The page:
Lesson 1: Word Families and Long Vowel Review


Activity 1.1: Shared Reading

Each lesson will begin with a Shared Reading that you will read with your child. Encourage him to point to the words as you read the message together. He can use his finger, a pen, or a pencil as a pointer. To add some fun, you might consider using a unique object, such as a toothbrush, a paintbrush, or a "magic wand."

Shared Readings serve multiple purposes:
  • They model how we read from left to right and top to bottom,
  • they expose your child to high-frequency words that will become part of his sight word collection, and
  • they introduce new vocabulary.
Read the "Shared Reading Semester 1, Lesson #1" to your child (found in the Shared Reading book in your kit), pointing to each word as you say it, and then ask him to read it to you (as you help him sound out words as needed). Encourage him to point to the words, along with individual letters and blends, as he reads them:
You already know how to read a lot of words, but there are many more words to learn. This week, you will review many vowel sounds and will create word families. It should be a fun week!
One you've finished reading the message with him, pose the following questions:
  • What vowel sound does the word "read" have? (long e) Which other word has the same vowel sound and appears twice in the message? ("week")
  • Which word in the message rhymes with "sun"? ("fun") What vowel sound do both of these words have? (short u)
  • What vowel sound does the word "know" have? (long o)
  • Which words start with a capital letter? (You, This, It) Why do those words start with a capital letter? (the first word in a sentence always begins with a capital letter)
NOTE: If your child has trouble answering the short/long vowel questions, remind him as needed about short and long vowel sounds (and that long vowel sounds say their name).
  • short a is the vowel sound in "rat"; long a is the vowel sound in "rate"
  • short e is the vowel sound in "red"; long e is the vowel sound in "reed"
  • short i is the vowel sound in "bit"; long i is the vowel sound in "bite"
  • short o is the vowel sound in "rod"; long o is the vowel sound in "rode"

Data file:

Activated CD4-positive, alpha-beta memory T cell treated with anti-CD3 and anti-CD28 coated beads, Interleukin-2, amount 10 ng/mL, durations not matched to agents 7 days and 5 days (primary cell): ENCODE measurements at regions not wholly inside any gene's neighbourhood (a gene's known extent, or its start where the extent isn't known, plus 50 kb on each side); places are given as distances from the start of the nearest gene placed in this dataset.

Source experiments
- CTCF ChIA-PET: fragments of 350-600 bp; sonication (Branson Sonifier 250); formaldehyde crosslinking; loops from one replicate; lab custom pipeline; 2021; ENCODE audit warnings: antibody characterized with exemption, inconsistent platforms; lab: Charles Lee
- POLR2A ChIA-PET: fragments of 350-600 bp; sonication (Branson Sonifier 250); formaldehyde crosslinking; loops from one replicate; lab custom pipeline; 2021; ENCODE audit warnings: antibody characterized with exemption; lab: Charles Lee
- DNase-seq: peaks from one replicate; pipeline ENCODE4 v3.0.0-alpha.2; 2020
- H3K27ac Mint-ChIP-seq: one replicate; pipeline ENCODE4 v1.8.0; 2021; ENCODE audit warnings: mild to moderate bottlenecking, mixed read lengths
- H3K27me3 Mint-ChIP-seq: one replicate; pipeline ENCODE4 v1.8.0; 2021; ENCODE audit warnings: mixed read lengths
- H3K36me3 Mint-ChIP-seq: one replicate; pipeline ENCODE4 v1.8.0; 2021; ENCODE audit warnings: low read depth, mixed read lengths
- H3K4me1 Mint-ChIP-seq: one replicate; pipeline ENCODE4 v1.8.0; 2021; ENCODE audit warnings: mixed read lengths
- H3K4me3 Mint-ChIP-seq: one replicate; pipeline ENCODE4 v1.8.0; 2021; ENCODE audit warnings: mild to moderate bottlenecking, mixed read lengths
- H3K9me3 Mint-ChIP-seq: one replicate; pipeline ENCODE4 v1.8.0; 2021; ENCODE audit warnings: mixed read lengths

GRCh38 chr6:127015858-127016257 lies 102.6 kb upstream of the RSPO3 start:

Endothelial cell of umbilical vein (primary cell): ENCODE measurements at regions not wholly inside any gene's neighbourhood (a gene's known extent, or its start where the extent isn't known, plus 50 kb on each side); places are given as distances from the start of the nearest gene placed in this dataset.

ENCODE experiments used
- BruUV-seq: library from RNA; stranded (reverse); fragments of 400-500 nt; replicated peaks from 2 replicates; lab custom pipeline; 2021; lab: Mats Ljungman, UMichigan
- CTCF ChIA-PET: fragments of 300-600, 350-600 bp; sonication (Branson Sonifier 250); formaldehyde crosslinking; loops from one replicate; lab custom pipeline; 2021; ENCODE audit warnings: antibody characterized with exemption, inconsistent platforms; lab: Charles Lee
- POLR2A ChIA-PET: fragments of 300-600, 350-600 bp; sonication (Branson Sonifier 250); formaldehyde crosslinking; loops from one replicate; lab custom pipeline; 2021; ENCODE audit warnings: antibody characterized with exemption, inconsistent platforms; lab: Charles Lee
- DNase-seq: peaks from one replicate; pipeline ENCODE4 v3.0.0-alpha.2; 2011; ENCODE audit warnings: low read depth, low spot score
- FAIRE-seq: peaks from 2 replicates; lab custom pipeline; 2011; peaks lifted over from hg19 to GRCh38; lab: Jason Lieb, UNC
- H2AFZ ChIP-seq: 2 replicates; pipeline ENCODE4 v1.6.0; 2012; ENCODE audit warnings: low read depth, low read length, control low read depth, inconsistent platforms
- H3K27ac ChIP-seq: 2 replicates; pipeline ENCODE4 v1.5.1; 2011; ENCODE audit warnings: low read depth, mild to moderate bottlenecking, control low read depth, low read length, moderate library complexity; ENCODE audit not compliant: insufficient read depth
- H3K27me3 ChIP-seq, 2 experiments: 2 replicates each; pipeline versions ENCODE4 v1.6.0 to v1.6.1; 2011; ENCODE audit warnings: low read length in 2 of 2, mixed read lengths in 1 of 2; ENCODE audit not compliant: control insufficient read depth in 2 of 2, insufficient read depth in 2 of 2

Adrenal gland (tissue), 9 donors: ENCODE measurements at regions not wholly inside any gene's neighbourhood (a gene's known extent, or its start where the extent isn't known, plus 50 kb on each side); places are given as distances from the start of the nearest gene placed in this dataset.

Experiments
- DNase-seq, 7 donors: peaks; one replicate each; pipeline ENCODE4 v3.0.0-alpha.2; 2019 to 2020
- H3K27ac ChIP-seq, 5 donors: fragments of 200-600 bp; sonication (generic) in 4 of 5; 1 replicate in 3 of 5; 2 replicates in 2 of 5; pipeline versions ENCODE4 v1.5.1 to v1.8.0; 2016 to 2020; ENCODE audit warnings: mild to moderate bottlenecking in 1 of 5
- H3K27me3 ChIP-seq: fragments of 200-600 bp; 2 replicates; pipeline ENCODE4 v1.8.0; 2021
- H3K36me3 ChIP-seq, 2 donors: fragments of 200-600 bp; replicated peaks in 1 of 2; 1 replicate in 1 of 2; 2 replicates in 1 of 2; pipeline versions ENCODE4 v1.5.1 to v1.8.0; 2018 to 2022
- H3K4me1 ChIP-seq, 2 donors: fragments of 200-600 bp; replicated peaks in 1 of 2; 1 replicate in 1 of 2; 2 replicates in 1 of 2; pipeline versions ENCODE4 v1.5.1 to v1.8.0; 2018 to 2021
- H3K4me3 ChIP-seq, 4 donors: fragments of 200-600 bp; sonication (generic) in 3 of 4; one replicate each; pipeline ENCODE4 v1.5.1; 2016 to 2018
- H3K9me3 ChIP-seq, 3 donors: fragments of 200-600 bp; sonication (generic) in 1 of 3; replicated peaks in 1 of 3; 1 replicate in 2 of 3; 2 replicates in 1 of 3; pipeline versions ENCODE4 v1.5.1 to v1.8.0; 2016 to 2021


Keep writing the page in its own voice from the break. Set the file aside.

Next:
• short u is the vowel sound in "cub"; long u is the vowel sound in "cube"
NOTE: The Shared Readings and readers for this reading level may include words your child does not remember from the previous reading level or patterns he has not learned yet. As your child reads, be sure to provide time for him to sound out words on his own. Encourage him to use the context of the words around him as clues to what the unfamiliar word could be. Also use the tips on the "Teaching Your Child to Sound Out Words" page to help with the decoding process.

Activity 1.2: Short Vowel Word Families

Using the lowercase letter cards, spell the following words (you can write them on the laminated writing sheet if you prefer), and ask your child to read them aloud:
mat, fan, lab, tag, sat, bag, hit, fin, dig, lip
If your child is a strong reader and is ready for additional challenge, you may wish to ask him to read the following words as well. These words contain digraphs and blends, which will be reviewed in a future lesson. (A consonant digraph is a combination of consonants that makes one sound — like sh or th — and in a consonant blend the combined consonants keep their own sounds — like st and fr.)
flat, slab, twig, slip, chat
Explain that each word belongs to a word family in which the words have letters and sounds in common. For example, "tag" and "bag" are in the same word family. "Mat" and "sat" are also in the same word family (and so are "flat" and "chat" if your child has read those words). If he read the challenge words, you may point out that "dig"/"twig" and "lip"/"slip" are more examples of word families.

Now, give your child the "Short Vowel Families #1" pages, and explain that he is going to write words to create word families in the boxes provided as you read the words aloud. For example, if you read "gap," your child should write that word in the "ap" word family box. Read at least two words for each family in mixed-up order from the lists provided below. Encourage your child to sound out each letter of the word as he writes it. If he needs extra support, he can use the lowercase letter cards to figure out the spelling before he writes the word.

If your child grows tired of writing, he can point to the box to show which word family a word belongs to, and you can neatly write the word for him. You can also spread this activity out over Days 1 and 2.

Possible words are as follows. Use the words that begin with digraphs and blends if your child is ready for them. Otherwise, read only the three-letter words.
  • at: bat, cat, fat, hat, mat, rat, pat, sat, vat, chat, that, slat, flat, brat, splat
  • ap: cap, gap, lap, map, nap, rap, sap, tap, snap, slap, flap, trap, scrap, strap
  • an: ban, can, fan, man, pan, ran, tan, van, than, scan, span, plan
  • ab: cab, gab, lab, nab, dab, tab, scab, slab, crab, grab
  • ag: bag, jag, gag, lag, nag, rag, tag, sag, wag, stag, swag, flag
  • ad: bad, dad, had, lad, mad, pad, sad, glad
  • am: bam, ham, jam, ram, yam, sham, scam, spam, swam, clam, slam, tram, scram
NOTE: Your child will complete many pages during these reading lessons, creating a great collection of words he's worked with over time. Store these pages in a 1" or larger binder or in a large accordion folder so that he can revisit words as he adds to his word collection. If you find that there are words that he consistently struggles to read or recall, you may want to write them on index cards to use as flash cards and review them more frequently.